Yesterday (25/09/2021) I performed a small annual rite in memory of our late father that involved visiting a local Hindu temple with some offerings in the form of fruit and bags of pulses to be blessed by the Hindu priest in a “Puja”, or ritual.
When Dad passed away from prostate cancer in 1997, he was in an intensive care unit at the local hospital and my mother, who had tended to him throughout his illness and indeed for the whole of their marriage, had made some “samosas” and freshly brewed coffee in the South Indian style, ie boiled milk and a strong “decoction” from ground Mysore Peaberry beans according to his request.
However, the bouts of chemotherapy and radiation had destroyed his sense of taste and perhaps sensing that the end was near, my father, who throughout his working life had enjoyed everything that life could offer in terms of fine clothes , good food and wine / beer, pushed them aside bitterly. A fighter to the end, he was both open and non-judgmental of the world and a Communist atheist, cynical of the heavy ritualized form of Hinduism that my mother and our relatives in India adhered to, which he dismissed as superstition.
That changed of course at the very end as his belief that he could fight off cancer began to crumble and he asked my mother to pray for him.
On his last evening I was called to the hospital and was met by my mother helping him onto the toilet since by then he was so weak that he could barely stand and following this he took to his bed, sitting up, as if he had suddenly acquired a fresh burst of energy.
He suddenly felt hungry and without anyone asking, and refusing the samosas and coffee that remained untouched in the side cabinet, he asked for a burger and fries – an odd request I thought at the time but I left wondering where I would get a burger and fries at that late hour, the nearest place being a McDonalds in the next town. Luckily, the hospital was situated right next to a Tesco which remained open for 24 hours and I knew they had a section for freshly made fast-food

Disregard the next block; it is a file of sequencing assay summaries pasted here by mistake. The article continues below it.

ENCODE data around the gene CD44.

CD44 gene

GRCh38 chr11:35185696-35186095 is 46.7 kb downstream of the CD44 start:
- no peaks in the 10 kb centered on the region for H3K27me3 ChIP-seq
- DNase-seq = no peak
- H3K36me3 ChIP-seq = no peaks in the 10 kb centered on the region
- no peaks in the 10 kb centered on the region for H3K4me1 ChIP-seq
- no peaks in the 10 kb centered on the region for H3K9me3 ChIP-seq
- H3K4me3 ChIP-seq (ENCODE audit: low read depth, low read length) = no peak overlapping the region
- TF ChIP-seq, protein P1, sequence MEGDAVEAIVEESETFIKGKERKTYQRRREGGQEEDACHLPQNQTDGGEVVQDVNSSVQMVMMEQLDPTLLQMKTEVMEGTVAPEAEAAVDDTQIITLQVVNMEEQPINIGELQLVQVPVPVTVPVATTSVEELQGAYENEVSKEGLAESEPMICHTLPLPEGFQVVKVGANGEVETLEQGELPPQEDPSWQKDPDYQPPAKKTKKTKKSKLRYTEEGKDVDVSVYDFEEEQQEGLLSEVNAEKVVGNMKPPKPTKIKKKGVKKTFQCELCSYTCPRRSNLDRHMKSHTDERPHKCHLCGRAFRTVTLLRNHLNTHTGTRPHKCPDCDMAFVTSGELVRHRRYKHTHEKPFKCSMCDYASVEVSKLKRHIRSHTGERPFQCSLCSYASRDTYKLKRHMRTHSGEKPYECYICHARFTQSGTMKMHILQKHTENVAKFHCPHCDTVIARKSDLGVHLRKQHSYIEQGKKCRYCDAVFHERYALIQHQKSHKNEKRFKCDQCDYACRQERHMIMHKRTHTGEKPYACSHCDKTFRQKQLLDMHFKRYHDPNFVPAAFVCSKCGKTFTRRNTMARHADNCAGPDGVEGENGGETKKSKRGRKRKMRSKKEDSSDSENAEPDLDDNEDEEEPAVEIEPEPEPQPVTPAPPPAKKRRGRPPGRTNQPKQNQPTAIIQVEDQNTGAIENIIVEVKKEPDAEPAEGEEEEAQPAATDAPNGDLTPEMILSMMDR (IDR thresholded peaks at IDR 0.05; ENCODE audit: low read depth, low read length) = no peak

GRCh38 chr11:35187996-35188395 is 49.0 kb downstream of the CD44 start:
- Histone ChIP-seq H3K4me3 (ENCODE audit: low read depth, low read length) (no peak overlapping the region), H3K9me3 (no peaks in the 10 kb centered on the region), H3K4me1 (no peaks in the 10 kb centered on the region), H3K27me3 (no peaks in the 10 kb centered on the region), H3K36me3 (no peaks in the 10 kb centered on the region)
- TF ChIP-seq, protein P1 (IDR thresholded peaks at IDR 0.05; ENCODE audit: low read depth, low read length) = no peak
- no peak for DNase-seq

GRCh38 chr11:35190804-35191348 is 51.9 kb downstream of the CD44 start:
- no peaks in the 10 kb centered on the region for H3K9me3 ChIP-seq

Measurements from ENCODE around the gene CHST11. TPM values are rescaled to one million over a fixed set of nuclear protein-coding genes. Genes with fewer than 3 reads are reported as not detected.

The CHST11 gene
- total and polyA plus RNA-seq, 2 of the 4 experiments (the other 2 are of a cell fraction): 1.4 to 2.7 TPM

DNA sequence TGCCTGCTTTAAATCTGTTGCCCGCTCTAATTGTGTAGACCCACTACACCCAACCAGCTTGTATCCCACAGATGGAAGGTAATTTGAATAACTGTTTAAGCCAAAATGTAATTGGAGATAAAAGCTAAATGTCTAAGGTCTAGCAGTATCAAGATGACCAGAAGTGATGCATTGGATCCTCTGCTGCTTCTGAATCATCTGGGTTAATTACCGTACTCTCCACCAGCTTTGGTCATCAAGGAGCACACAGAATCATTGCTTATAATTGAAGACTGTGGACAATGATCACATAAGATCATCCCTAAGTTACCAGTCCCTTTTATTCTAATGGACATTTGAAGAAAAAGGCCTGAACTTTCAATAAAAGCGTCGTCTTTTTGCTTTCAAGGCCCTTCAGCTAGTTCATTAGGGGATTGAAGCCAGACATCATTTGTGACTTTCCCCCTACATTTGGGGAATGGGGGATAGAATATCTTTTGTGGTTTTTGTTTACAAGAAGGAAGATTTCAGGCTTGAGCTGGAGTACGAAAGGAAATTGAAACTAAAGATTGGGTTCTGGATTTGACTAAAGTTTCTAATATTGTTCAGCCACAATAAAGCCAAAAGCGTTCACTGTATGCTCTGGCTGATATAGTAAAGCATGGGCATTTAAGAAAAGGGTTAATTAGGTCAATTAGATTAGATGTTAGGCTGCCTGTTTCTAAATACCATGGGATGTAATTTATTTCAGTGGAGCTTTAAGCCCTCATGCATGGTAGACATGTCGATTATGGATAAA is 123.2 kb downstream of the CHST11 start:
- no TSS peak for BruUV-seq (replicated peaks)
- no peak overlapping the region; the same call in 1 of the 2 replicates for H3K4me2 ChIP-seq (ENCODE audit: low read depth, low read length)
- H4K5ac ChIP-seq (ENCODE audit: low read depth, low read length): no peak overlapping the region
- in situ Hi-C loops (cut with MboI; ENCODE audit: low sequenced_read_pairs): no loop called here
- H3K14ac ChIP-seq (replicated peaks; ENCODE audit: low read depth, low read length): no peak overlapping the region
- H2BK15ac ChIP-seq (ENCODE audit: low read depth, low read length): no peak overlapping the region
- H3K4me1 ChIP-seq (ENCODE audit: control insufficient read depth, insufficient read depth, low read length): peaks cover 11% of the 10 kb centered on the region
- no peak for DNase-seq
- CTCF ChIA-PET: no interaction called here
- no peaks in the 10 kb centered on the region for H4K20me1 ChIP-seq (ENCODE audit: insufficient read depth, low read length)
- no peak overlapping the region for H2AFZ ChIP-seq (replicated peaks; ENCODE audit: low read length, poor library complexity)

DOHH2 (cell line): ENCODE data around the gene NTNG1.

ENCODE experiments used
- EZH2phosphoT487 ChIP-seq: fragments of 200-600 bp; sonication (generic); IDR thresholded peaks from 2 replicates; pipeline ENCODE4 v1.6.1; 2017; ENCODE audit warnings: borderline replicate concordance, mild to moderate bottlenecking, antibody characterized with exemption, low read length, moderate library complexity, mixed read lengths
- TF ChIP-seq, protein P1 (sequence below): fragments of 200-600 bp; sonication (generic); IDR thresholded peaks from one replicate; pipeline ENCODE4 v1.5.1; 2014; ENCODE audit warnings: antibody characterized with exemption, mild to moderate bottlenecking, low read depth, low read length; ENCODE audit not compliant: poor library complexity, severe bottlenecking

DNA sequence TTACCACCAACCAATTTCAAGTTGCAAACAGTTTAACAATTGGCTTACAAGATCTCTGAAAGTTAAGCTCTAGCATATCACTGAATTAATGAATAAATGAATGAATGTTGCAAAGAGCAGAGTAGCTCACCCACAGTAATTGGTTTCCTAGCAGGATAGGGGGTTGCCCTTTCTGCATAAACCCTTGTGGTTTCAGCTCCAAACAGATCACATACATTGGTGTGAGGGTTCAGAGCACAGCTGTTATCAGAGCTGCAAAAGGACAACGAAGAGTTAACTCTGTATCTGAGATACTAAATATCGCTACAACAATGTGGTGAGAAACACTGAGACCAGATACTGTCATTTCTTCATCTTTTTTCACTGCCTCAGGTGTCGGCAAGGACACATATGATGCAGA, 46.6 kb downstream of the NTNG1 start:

I went in unsure if they could rustle up a burger and fries quickly enough since I sensed the urgency of the request.
It seemed as if I would have to wait an age for the order to turn up – this was clearly no McDonalds – and I became more and more concerned for my father, who I understand from my mother, became quite agitated that it was taking so long. Eventually the order arrived in a white paper bag and I dashed across the vast, eerie and mostly deserted car park of the Tesco to the hospital opposite, through yet another car park, this time of the hospital, before entering the building and taking a lift to the ICU and then breathlessly and apologetically delivering the burger and fries to my father.
He accepted them graciously but not without a grumble about why it took so long – this was so typical of Dad 🙂 – and tucked in, but after a few mouthfuls of greasy, soggy fries and a bite from a luke-warm burger, he put it aside as my mother, a life-long vegetarian, was happy to accede to his wishes as she had done throughout their marriage by cooking excellent non-veg dishes like biriyanis and curries.
I felt sad and overwhelmed – this was my last duty toward my father and besides buying him the cigarettes that would lead to his cancer (he was a very heavy smoker and had adopted the habit when very young) I have to admit that I wasn’t the best and most dutiful only son a father could hope for – and I can remember wondering why, of all things he would want a burger and fries as his last meal, though at the time we hoped he might live on for longer and suddenly be cured or on the road to recovery by some miracle.